Wednesday, November 25, 2020

Redo a “Holiday” Classic

Holiday time is coming upon us and soon we will be seeing the television commercials that try and define the season for us. Unfortunately the holiday season has become very commercialized, so the original true messages of the season may not get through to many.   No lecturing this time from me, as I believe the dramatics of 2020 are bringing back much of the true meanings.

What I would like to address though is a holiday classic recipe, the Green Bean Casserole.   With my family, or most people I knew, this was not ever served for Thanksgiving, Christmas or New Year's Day.   Why is it considered a “holiday classic”?  We never really see any commercials for it from Campbell's or French's until the holiday season, so it is, to me, a classic recipe because these companies say so.

The origin of the recipe came from the Campbell’s Soup Company, located in Camden, New Jersey, in 1955.  Home economist, Dorcas Reilly worked in the test kitchen, and Campbell’s needed a new idea to promote their Cream of Mushroom Soup.  Now this product had been around since 1934, but was mainly used as a filler.  It was so popular with Minnesota potluck casseroles, it was nicknamed “Lutheran Binder”.

During an interview, Ms. Reilly stated that she did not truly know how she came up with the recipe; it was mostly trial and error.  However, adding green beans to the soup mixture created an unappetizing color.   Reilly determined that fried onions on top were an easy way to add texture and color to the grey-green dish.  The fried onions also added a touch of “festive flair”, and festive meant the holiday season.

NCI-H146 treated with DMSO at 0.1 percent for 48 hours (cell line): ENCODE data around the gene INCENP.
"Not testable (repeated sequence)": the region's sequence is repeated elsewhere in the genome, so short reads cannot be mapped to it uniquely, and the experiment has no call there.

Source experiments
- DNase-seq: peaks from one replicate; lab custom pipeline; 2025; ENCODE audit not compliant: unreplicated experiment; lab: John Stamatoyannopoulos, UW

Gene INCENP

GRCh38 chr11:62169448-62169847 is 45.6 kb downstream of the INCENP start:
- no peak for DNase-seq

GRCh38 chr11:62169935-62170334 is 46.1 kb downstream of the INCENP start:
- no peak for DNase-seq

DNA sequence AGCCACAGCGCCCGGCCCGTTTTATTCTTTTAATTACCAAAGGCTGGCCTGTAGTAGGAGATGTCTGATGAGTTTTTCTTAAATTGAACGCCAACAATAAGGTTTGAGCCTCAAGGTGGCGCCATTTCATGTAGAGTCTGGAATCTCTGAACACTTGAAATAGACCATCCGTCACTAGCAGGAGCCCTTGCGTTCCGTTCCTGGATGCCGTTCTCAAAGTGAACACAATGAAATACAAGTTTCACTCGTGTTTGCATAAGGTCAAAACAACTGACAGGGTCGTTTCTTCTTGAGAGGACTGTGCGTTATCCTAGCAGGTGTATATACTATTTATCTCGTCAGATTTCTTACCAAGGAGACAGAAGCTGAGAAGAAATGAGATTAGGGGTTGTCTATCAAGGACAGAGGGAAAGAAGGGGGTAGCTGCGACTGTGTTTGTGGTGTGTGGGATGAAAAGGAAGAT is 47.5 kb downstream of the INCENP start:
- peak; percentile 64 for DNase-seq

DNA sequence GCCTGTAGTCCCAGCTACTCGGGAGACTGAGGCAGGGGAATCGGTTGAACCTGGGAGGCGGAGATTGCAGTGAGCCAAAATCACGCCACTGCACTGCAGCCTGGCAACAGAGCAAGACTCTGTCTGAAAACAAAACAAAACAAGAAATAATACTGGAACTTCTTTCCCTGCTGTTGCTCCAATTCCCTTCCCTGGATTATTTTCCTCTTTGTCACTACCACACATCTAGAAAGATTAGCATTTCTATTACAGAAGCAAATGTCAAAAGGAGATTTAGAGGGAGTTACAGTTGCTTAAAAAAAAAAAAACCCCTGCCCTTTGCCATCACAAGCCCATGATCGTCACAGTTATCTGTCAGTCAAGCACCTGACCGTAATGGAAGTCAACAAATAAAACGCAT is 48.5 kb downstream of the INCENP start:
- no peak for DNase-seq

My hubby and his family, along with the Watkins family, like this dish, so I make it for them whenever I feel like it, not just because a holiday dictates it.  I was a good girl and prepared the dish using the Campbell's recipe verbatim.  Nope, did not play with it at all, the first time I made it.

Here is the original recipe from the Campbell's Kitchen website: 

Classic Green Bean Casserole


1 can (10 3/4 ounces) Campbell's® Condensed Cream of Mushroom Soup (Regular, 98% Fat Free or Healthy Request®)
1/2 cup milk
1 teaspoon soy sauce
Dash ground black pepper
4 cups cooked cut green beans
1 1/3 cups French's® French Fried Onions


Stir the soup, milk, soy sauce, black pepper, beans and 2/3 cup onions in a 1 1/2-quart casserole.

Bake at 350°F. for 25 minutes or until the bean mixture is hot and bubbling. Stir the bean mixture. Sprinkle with the remaining onions.

Bake for 5 minutes or until the onions are golden brown.

ves 6

 By now, my readers know I often do not stick to recipes; I need to play!

Here is my version of the recipe and my hubby says it is better than the original by far.  It has a headier flavor from the Worcestershire, is creamier and just has an overall better flavor.  The French fried onions are crispier, since they are entirely on top of the casserole, not mixed inside and getting soggy.  Seconds are always gone after, and leftovers are slim to none.  Try my version and judge for yourself, but it is perfectly fine if you still prefer the original.


Green Bean Casserole
(An old classic redone)


2 Tbsp. butter
1 small onion diced
1 (4 oz.) can sliced mushrooms
3 (14.5 oz) cans French style green beans, drained
2 (10.75 oz) cans cream of mushroom soup
1 cup milk
1 Tbsp. Worcestershire sauce
½ tsp. each ground black pepper and paprika
2 cups French fried onions


On medium heat, melt butter in small skillet; sauté onion and mushrooms till the onions just begin to soften; do not brown. Remove from heat.

Preheat oven to 350F; spray a 2 quart casserole dish with nonstick cooking spray.

In a large mixing bowl, combine the sautéed onions and mushrooms with all other ingredients, except the fried onions. Spoon into the casserole dish and spread the fried onions evenly over the top.

Bake for 30 minutes; remove from oven and let settle for 5 minutes before serving.

Makes 6-8 servings.

Halloween/Samhain has passed, and I hope you enjoyed making those apple cider donuts I wrote about last time.  Here comes Thanksgiving; hey, those donuts would go well with this holiday as well!  Be grateful for what you have, love those closest to you, be kind to acquaintances and strangers alike; and this too shall pass.

Mary Cokenour